How to soothe the friction with China
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India can look to the Cold War for examples of creative diplomacy
Li Keqiang, China's shiny new premier, has come and gone, and the commentariat is already looking toward Manmohan Singh's visit to Beijing later this year. Yet, troubling questions about China's intrusion into Ladakh last month linger.
India was understandably aggrieved by China's surprise incursion. The move embarrassed the Singh government and was an affront to India's dignity. Indeed, given the almost non-existent strategic value of the territory temporarily occupied, some speculate this was its principal purpose.
Reopening issues of risk management and reduction ought to be high on New Delhi's agenda for Manmohan Singh's trip to China later this year.
New Delhi's response — it could have done no less — was to dispatch troops of its own, resulting in a potentially dangerous standoff that, through poor communication, faulty decision-making, or plain bad luck, could have escalated into a genuinely dangerous confrontation. Fortunately, prudence and common sense prevailed and both sides withdrew their forces, reverting to the status quo ante and clearing the way first for External Affairs Minister Salman Khurshid's previously planned trip to Beijing, and last week, Li's visit to India.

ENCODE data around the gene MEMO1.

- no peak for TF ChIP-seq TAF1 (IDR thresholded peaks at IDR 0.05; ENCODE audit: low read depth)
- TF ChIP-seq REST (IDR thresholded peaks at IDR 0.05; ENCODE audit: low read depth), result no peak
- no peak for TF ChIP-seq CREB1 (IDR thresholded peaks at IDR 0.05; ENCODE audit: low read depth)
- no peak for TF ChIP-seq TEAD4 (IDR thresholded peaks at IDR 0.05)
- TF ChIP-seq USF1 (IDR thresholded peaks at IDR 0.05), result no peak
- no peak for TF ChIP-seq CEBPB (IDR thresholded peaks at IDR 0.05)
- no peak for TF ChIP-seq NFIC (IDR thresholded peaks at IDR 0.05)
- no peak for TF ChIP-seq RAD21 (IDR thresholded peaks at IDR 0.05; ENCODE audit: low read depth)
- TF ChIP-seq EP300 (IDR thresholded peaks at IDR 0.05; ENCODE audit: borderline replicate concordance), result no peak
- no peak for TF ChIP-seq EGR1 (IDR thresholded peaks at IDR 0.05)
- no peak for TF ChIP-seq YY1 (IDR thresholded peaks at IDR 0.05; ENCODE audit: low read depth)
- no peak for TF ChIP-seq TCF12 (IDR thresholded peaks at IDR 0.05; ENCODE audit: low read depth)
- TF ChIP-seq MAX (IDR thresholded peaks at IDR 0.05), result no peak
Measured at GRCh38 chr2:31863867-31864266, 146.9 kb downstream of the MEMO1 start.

Singh's detractors criticise the prime minister for a timid response to Beijing's Ladakh intrusion. His supporters insist the resolution of the mini-crisis vindicates the low-key manner in which New Delhi handled the affair. Standing alongside Li, Singh noted that "existing mechanisms proved their worth" in connection with "the recent incident in the western sector." Perhaps, perhaps not — but they certainly didn't prevent the infiltration and its attendant risks in the first place.
What the Chinese were up to in Ladakh remains unclear. To what extent the infiltration was sanctioned at the highest levels in Beijing and whether it presages further moves of a similar nature is also unclear. Until New Delhi receives satisfactory answers to these questions — and don't bet on that — Indian defence officials will remain on-edge.